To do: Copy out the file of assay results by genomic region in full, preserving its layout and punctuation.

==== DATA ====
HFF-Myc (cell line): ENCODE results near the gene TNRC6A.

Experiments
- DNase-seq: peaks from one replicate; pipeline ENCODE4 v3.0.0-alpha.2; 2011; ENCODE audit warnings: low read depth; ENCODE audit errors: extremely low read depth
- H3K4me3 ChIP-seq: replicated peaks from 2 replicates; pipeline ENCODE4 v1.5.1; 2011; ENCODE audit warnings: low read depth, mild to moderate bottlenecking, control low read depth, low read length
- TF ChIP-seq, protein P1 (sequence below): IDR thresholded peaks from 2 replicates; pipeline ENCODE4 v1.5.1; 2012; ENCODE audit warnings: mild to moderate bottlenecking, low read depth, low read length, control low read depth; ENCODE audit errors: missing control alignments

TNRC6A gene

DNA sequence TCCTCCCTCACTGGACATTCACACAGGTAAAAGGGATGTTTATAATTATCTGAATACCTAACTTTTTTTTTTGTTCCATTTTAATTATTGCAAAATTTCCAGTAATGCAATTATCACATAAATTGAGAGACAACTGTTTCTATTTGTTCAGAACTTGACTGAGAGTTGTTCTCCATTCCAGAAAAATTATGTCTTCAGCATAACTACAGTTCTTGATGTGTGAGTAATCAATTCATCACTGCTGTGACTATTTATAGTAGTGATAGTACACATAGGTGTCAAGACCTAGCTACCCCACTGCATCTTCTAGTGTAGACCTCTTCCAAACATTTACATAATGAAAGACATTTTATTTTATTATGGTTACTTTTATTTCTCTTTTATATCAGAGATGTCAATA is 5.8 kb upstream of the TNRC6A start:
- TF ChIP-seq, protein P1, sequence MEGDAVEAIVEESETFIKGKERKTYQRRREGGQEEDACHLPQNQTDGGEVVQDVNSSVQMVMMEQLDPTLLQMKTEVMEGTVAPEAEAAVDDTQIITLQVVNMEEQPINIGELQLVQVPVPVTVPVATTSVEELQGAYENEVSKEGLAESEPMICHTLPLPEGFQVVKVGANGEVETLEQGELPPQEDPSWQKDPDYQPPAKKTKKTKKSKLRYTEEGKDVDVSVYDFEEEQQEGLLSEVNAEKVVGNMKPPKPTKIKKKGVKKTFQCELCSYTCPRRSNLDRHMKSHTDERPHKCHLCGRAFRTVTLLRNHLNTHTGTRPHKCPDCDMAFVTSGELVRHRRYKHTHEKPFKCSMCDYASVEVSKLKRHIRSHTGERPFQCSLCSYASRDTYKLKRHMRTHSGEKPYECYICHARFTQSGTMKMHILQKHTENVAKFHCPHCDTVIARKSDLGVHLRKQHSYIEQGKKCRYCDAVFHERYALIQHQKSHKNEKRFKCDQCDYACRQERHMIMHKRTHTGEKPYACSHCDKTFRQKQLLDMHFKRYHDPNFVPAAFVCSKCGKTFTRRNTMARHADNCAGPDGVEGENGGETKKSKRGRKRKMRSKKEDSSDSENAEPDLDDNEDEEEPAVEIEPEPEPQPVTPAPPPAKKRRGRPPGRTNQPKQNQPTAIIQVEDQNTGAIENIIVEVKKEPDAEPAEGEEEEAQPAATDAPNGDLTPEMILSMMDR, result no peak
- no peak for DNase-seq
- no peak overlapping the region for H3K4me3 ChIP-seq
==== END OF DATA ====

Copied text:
HFF-Myc (cell line): ENCODE results near the gene TNRC6A.

Experiments
- DNase-seq: peaks from one replicate; pipeline ENCODE4 v3.0.0-alpha.2; 2011; ENCODE audit warnings: low read depth; ENCODE audit errors: extremely low read depth
- H3K4me3 ChIP-seq: replicated peaks from 2 replicates; pipeline ENCODE4 v1.5.1; 2011; ENCODE audit warnings: low read depth, mild to moderate bottlenecking, control low read depth, low read length
- TF ChIP-seq, protein P1 (sequence below): IDR thresholded peaks from 2 replicates; pipeline ENCODE4 v1.5.1; 2012; ENCODE audit warnings: mild to moderate bottlenecking, low read depth, low read length, control low read depth; ENCODE audit errors: missing control alignments

TNRC6A gene

DNA sequence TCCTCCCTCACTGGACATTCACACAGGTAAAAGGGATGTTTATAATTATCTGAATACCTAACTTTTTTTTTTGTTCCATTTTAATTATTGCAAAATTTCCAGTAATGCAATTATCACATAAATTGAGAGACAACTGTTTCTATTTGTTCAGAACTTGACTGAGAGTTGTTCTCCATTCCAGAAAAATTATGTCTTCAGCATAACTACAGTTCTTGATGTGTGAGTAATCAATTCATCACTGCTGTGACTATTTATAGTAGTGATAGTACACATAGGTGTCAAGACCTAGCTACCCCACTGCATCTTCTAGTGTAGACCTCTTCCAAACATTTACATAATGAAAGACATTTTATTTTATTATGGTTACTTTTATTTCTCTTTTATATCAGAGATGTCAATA is 5.8 kb upstream of the TNRC6A start:
- TF ChIP-seq, protein P1, sequence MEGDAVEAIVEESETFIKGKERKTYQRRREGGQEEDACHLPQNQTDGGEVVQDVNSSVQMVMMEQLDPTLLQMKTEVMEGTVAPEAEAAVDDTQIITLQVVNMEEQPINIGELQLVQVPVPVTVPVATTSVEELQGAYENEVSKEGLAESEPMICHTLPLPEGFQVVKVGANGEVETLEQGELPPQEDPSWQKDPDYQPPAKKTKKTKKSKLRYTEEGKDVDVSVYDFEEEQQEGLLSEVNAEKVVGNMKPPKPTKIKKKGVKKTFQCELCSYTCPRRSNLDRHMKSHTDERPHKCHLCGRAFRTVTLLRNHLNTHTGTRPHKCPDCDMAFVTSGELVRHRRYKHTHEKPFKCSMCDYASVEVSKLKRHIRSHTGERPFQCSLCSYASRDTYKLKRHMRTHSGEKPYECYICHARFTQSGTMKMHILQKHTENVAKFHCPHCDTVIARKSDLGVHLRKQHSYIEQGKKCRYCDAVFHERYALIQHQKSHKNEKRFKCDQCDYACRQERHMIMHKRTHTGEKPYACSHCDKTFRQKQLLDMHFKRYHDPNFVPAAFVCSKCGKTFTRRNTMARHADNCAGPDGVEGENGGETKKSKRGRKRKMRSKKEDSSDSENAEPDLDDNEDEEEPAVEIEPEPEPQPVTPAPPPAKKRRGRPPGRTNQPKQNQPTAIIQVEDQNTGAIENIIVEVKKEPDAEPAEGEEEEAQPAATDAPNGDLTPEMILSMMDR, result no peak
- no peak for DNase-seq
- no peak overlapping the region for H3K4me3 ChIP-seq